Dems introduce bill to tackle 'digital divide'

Dems introduce bill to tackle 'digital divide'
© Stefani Reynolds

A group of Democratic senators, including 2020 contender Sen. Amy KlobucharAmy Jean KlobucharThe Hill's Morning Report - Presented by JUUL Labs - House to vote to condemn Trump tweet Fundraising numbers highlight growing divide in 2020 race Critics slam billion Facebook fine as weak MORE (D-Minn.), on Wednesday introduced a bill that would fund state and local projects aimed at tackling the "digital divide."

ADVERTISEMENT

Klobuchar in a statement said the bill would help "bring high-speed internet to communities across the county." 

The Digital Equity Act of 2019 would create two new grant programs for efforts promoting access to information and telecommunications technologies.

It would create a $120 million grant program to fund the creation and implementation of "comprehensive digital equity plans" in all U.S. states, as well as a $120 million grant program to support projects undertaken by individuals and groups. 

The bill would also task the National Telecommunications and Information Administration (NTIA) with evaluating and providing guidance on digital equity projects.

The legislation was introduced by Sens. Klobuchar, Tina SmithTina Flint SmithClean water or mining pollution for the nation's favorite wilderness? Hillicon Valley: House panel advances election security bill | GOP senator targets YouTube with bill on child exploitation | Hicks told Congress Trump camp felt 'relief' after release of Clinton docs | Commerce blacklists five Chinese tech groups Senate Democrats press regulators over reported tech investigations MORE (D-Minn.), Patty MurrayPatricia (Patty) Lynn MurrayOcasio-Cortez top aide emerges as lightning rod amid Democratic feud Political 'solutions' to surprise medical billing will make the problem worse On The Money: Labor secretary under fire over Epstein plea deal | Trump defends Acosta as Dems call for ouster | Biden releases tax returns showing steep rise in income | Tech giants to testify at House antitrust hearing MORE (D-Wash.) and co-sponsored by Sens. Mazie HironoMazie Keiko HironoOvernight Defense: Woman accusing general of sexual assault willing to testify | Joint Chiefs pick warns against early Afghan withdrawal | Tensions rise after Iran tries to block British tanker Joint chiefs nominee: Trump's transgender policy about 'standards' Dem senators demand GOP judicial group discloses donors MORE (D-Hawaii), Angus KingAngus Stanley KingFive things to watch for at Defense nominee's confirmation hearing Congress mobilizes on cyber threats to electric grid Trump nominees meet fiercest opposition from Warren, Sanders, Gillibrand MORE (D-Maine), Sheldon WhitehouseSheldon WhitehouseOvernight Energy: Scientists flee USDA as research agencies move to Kansas City area | Watchdog finds EPA skirted rules to put industry reps on boards | New rule to limit ability to appeal pollution permits Dem senators demand GOP judicial group discloses donors Senate Democrats skipping Pence's border trip MORE (D-R.I.), and Richard Blumenthal (D-Conn.). A companion bill is set to be introduced in the House.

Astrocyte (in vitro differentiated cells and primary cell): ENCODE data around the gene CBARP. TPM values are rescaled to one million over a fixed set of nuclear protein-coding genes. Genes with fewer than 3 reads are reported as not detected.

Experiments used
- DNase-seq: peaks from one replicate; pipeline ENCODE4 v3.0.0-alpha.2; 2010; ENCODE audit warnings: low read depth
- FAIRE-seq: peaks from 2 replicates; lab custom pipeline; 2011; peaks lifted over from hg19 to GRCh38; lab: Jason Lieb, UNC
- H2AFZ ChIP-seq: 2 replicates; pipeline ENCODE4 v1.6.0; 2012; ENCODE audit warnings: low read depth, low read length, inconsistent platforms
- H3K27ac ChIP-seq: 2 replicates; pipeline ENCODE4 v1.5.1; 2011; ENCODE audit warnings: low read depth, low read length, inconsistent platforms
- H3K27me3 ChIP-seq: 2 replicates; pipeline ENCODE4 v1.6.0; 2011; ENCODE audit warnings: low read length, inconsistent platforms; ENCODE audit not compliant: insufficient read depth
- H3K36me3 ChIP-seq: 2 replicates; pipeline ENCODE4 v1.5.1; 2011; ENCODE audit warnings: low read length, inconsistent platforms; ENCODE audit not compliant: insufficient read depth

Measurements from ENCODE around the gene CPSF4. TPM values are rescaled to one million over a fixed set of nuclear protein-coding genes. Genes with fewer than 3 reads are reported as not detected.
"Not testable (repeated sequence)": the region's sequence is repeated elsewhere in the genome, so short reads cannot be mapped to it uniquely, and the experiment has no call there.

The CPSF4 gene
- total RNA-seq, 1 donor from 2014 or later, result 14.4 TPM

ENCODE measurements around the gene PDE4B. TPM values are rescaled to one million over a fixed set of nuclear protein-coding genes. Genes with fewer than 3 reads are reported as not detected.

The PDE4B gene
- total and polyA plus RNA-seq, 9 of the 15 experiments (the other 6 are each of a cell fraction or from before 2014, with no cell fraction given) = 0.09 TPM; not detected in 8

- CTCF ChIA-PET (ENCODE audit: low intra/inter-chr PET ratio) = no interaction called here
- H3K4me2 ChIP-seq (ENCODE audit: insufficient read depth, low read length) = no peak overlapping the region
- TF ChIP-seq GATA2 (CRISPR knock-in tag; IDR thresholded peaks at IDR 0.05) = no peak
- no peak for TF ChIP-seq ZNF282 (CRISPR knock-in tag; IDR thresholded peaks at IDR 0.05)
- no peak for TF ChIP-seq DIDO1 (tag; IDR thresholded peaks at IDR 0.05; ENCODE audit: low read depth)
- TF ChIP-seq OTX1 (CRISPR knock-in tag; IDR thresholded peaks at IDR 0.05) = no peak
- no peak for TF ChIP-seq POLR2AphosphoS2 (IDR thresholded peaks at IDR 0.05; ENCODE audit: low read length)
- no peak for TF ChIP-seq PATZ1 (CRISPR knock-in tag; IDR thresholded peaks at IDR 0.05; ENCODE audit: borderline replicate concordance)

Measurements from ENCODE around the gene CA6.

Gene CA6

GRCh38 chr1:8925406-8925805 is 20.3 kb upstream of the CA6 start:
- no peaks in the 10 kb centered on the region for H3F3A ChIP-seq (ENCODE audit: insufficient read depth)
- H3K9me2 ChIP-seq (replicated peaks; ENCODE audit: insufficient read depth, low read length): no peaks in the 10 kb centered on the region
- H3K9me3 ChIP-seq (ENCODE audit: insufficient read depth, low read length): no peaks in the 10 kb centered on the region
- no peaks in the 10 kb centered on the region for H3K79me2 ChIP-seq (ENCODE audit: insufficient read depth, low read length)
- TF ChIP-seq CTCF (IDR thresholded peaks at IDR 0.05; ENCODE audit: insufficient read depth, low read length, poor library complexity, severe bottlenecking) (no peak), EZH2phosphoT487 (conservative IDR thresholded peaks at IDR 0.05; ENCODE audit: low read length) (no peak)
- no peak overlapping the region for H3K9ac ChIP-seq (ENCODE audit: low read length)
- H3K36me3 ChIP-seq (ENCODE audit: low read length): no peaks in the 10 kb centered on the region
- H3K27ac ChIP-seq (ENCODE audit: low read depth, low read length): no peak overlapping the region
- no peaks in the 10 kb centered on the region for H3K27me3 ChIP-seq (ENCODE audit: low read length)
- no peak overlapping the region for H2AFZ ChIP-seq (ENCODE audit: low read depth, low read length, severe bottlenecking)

It is one of multiple efforts by lawmakers to close the "digital divide," a catch-all term that describes the gap between those who have access to vital telecommunications and information technologies, and those who do not. Often, those in rural or isolated areas have less access to technology, leaving them disadvantaged in the workforce.

Klobuchar, a member of the Senate Broadband Caucus, has made expanding access to broadband a central message of her 2020 campaign. 

"For far too many individuals and families—including those from communities of color, people with disabilities, low-income households, and rural communities—getting online isn’t so easy to do, and I strongly believe that in 2019, we shouldn’t be a country of haves and have-nots when it comes to using the internet,” Murray said in a statement promoting the bill.

Lawmakers in the House and Senate have also introduced a bill that would create a new office within the NTIA aimed at improving digital equity in the U.S.

The Digital Equity Act of 2019 received endorsements from a broad range of individuals and organizations, including Democratic Federal Communications Commissioner Jessica Rosenworcel, digital rights group Free Press Action Fund, the National Hispanic Media Coalition, and more.

"I believe the future belongs to the connected," Rosenworcel said in the statement. "No matter who you are or where you live in this country, you need access to modern communications to have a fair shot at 21st century success. But today millions of American lack the broadband access that they need to meaningfully participate in the digital age."